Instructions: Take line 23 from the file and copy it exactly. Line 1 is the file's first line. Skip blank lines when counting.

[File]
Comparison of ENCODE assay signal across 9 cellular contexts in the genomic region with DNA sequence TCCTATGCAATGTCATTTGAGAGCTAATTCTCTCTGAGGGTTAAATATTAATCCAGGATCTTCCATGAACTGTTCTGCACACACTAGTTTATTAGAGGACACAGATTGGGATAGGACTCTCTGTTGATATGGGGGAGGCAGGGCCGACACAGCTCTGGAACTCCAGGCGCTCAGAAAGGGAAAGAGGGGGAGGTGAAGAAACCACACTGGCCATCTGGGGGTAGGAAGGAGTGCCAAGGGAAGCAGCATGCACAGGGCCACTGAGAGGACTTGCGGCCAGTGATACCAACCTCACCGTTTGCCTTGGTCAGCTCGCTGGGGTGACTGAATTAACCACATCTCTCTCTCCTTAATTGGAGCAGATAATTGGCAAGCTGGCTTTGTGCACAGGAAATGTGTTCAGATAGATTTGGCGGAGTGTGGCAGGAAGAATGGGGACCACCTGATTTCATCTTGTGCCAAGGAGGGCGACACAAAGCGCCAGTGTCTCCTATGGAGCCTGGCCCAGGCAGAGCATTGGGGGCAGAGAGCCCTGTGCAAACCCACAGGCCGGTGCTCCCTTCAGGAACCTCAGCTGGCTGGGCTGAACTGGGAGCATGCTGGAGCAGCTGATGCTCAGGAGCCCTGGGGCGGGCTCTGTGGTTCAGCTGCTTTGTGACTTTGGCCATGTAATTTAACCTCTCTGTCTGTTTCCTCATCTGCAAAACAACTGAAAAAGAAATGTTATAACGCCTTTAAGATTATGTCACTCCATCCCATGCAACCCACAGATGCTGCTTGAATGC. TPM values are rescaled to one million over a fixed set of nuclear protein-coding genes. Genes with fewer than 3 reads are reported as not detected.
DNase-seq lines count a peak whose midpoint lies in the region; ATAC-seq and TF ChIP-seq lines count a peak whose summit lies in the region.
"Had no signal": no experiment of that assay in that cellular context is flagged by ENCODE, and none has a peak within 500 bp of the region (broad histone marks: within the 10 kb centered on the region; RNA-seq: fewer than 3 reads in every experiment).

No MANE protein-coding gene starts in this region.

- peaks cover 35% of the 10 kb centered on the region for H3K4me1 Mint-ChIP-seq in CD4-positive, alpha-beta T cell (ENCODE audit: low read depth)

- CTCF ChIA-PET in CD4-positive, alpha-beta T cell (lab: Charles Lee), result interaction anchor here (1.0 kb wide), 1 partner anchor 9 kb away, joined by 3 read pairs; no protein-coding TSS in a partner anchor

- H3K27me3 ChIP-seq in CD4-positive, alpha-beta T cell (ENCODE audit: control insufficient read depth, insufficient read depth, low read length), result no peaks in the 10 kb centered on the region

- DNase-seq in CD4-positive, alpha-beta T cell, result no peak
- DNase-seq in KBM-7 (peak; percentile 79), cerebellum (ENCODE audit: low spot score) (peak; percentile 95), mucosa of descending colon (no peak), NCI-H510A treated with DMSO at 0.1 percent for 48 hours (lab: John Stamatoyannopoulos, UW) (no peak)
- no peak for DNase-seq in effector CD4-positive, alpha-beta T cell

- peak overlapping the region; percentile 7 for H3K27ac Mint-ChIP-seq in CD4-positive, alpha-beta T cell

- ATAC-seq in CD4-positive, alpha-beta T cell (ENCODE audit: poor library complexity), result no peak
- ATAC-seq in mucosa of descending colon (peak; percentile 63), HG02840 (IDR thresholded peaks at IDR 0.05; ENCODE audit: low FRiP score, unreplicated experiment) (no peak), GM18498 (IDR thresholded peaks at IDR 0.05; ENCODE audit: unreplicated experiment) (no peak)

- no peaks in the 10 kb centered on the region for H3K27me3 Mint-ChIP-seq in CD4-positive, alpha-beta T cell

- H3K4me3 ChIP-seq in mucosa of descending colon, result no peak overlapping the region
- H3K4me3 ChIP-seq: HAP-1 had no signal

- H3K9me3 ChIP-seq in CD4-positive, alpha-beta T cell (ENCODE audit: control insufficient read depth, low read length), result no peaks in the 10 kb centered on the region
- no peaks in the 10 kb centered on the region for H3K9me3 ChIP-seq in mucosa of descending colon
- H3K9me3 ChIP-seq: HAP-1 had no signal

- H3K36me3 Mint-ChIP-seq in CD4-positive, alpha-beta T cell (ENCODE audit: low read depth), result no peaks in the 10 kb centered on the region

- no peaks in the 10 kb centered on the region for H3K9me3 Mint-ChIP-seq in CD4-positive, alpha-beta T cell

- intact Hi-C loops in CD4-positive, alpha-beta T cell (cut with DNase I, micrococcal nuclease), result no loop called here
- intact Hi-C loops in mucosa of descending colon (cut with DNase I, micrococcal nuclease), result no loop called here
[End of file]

- intact Hi-C loops in mucosa of descending colon (cut with DNase I, micrococcal nuclease), result no loop called here